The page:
Henry Barker b. 18 October 1840, d. 18 February 1918

Barker, Henry & Margaret Family abt 1917

Author(s) unkown

Frederick Barker and Ann Bligh, parents of Henry Barker, were married in England, Feb. 18, 1822, and settled down at Diss, Eng., where four children were born to them: Matilda, Mary Ann, James, and Sarah. The family set sail for America March 23, 1830, in the “New Brunswick,” encountering a severe siege of smallpox during the ocean voyage, the father becoming so afflicted that a bed sheet taken from his bed would stand alone. The mother, however escaped the disease and was able to wait on the afflicted.

They were accompanied to America by his brothers James and George, George’s wife died on the ocean during the smallpox siege and left him with five children. They landed at Staten Island, June 23, and soon afterwards located at LeRoy, Jefferson Co., N.Y., and later moved to Watertown. William, William the 2nd and Harriet were born in LeRoy, and Daniel, Jane, Henry and Bryon were born in Watertown. Henry was born Oct. 6, 1840, Watertown, Jefferson Co., N.Y.

Henry Barker’s parents joined the church in 1844, through efforts of Dimick Huntingdon, Benjamin Brown, Jesse W. Crosby and Thomas Dutche [Butcher?]. Henry and his family and his uncles, George and James and their families, emigrated to Illinois. There they saw the temple at Nauvoo and visited the camps of the Saints. They stopped at Indian Prairie, near Lebanon, Iowa, for three years, obtaining means and provisions to equip themselves for the journey West.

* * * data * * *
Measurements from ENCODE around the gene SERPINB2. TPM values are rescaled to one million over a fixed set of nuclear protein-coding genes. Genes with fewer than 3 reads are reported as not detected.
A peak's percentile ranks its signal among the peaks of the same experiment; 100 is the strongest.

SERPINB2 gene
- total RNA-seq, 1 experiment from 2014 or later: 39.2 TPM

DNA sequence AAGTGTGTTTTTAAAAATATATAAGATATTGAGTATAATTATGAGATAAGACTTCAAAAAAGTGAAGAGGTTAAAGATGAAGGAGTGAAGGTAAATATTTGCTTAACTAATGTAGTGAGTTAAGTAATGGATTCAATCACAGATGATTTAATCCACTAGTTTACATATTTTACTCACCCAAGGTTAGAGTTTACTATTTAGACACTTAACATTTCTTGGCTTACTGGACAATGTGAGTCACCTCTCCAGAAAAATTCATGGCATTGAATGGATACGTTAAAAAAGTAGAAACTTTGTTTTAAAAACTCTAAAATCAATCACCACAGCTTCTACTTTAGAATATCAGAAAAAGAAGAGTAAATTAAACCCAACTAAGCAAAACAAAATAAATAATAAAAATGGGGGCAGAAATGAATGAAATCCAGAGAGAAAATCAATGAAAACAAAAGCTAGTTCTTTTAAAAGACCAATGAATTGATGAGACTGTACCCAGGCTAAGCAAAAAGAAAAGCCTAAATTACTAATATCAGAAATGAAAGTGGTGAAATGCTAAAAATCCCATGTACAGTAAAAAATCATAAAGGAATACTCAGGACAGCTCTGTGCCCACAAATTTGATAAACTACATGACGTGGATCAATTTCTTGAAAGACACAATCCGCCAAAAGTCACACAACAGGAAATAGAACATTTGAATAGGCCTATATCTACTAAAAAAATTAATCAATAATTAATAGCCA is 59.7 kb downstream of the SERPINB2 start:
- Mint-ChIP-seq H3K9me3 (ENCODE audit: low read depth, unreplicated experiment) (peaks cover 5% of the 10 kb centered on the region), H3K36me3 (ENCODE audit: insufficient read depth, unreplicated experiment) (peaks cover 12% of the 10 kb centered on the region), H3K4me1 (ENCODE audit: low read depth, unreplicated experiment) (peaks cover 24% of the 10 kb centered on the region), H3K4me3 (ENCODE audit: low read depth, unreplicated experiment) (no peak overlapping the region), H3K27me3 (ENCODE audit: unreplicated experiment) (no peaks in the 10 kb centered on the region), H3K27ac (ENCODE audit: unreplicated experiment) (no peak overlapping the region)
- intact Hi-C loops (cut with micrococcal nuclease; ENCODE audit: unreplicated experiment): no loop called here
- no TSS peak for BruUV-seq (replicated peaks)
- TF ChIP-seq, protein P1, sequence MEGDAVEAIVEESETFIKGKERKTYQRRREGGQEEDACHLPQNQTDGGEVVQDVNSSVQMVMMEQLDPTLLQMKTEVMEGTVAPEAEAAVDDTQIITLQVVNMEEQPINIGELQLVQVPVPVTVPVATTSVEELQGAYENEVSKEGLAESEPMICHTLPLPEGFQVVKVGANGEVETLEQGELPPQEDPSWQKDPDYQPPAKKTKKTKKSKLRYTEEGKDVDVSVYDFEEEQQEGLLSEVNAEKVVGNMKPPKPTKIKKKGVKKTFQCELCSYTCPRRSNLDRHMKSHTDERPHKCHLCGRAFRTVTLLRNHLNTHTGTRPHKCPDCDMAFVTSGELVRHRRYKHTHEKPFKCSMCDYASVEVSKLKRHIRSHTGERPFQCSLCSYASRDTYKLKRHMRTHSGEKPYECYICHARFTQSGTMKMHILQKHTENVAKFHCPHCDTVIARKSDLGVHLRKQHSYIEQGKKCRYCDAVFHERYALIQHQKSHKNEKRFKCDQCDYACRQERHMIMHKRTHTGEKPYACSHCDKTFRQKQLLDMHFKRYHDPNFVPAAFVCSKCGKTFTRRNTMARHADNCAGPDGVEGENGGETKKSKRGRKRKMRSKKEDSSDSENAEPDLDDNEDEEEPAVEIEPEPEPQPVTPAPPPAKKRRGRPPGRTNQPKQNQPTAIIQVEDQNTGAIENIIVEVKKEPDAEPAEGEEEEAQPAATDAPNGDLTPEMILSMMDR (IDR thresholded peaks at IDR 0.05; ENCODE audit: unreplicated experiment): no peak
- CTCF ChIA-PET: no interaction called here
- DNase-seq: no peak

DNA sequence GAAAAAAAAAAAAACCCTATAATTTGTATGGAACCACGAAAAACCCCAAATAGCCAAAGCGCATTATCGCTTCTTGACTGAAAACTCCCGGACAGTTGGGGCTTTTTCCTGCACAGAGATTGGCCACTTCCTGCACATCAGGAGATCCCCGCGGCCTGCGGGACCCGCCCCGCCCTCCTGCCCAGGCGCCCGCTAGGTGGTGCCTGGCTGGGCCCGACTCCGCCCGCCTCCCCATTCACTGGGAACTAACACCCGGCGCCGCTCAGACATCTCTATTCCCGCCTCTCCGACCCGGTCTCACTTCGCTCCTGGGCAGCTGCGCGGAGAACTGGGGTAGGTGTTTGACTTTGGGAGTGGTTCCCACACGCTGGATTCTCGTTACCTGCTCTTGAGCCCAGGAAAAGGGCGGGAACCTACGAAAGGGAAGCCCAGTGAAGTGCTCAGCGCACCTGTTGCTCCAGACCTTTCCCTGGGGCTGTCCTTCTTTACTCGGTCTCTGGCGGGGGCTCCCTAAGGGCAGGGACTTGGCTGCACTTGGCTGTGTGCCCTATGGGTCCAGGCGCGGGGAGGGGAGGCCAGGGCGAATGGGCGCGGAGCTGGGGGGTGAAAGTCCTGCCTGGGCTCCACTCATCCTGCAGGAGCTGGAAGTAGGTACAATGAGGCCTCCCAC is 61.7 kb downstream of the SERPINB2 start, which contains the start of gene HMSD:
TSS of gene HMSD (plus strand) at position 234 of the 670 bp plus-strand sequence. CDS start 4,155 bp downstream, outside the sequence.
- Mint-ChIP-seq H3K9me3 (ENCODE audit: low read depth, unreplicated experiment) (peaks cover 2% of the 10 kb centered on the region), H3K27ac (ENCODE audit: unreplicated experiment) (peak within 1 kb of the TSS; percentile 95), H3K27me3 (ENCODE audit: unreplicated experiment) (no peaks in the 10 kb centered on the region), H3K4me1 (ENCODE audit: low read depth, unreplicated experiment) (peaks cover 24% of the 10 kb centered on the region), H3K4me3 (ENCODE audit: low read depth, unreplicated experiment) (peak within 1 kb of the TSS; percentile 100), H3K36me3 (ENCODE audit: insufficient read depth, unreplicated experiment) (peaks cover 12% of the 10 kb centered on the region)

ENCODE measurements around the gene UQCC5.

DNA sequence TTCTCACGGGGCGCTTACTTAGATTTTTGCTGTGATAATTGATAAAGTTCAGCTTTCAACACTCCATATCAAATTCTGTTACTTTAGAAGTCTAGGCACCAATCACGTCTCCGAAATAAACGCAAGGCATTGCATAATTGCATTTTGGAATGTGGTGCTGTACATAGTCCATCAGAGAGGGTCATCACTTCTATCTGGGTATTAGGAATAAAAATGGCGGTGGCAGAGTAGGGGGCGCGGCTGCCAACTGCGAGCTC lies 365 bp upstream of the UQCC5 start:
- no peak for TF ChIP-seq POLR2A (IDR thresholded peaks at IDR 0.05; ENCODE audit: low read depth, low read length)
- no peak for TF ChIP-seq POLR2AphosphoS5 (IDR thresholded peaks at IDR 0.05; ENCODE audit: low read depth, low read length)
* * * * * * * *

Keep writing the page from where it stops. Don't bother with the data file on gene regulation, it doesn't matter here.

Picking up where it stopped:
They arrived at Council Bluffs June 8, 1849, and became part of a large company consisting of 205 souls, 65 wagons, 292 oxen, 127 cows, 34 yearlings, 21 horses, 1 mule, 148 sheep, 9 pigs, 25 dogs, 15 cats, 2 geese, 5 turkeys, 14 ducks, 36 chickens and 2 doves.

The family was placed in the hundred of Allen Taylor, the 50 of Enoch Rheese, and the 10 of David Moore. They left July 7, 1849. They journey was attended with many hardships and privations, and required much labor in opening up roads and bridging streams to facilitate the onward move of the company, to say nothing of the sleepless nights in standing guard against Indians.

Oct. 20, 1849, the Barkers reached Salt Lake City. They next day, being the Sabbath, a layover for rest was taken, and a meeting was held in the Bowery. Many of the company availed themselves of the privilege, and heard Orson Pratt speak.

On Monday morning, Oct. 22, Frederick Barker and family proceeded on and camped that night at Bountiful, Davis Co. Next day they traveled as far as Layton and camped. Oct. 24, 1849, the company arrived at what afterwards was named Ogden, and stopped for the winter in Brown’s Fort, located in a group of cabins between the two rivers, near where Ogden River enters Weber River.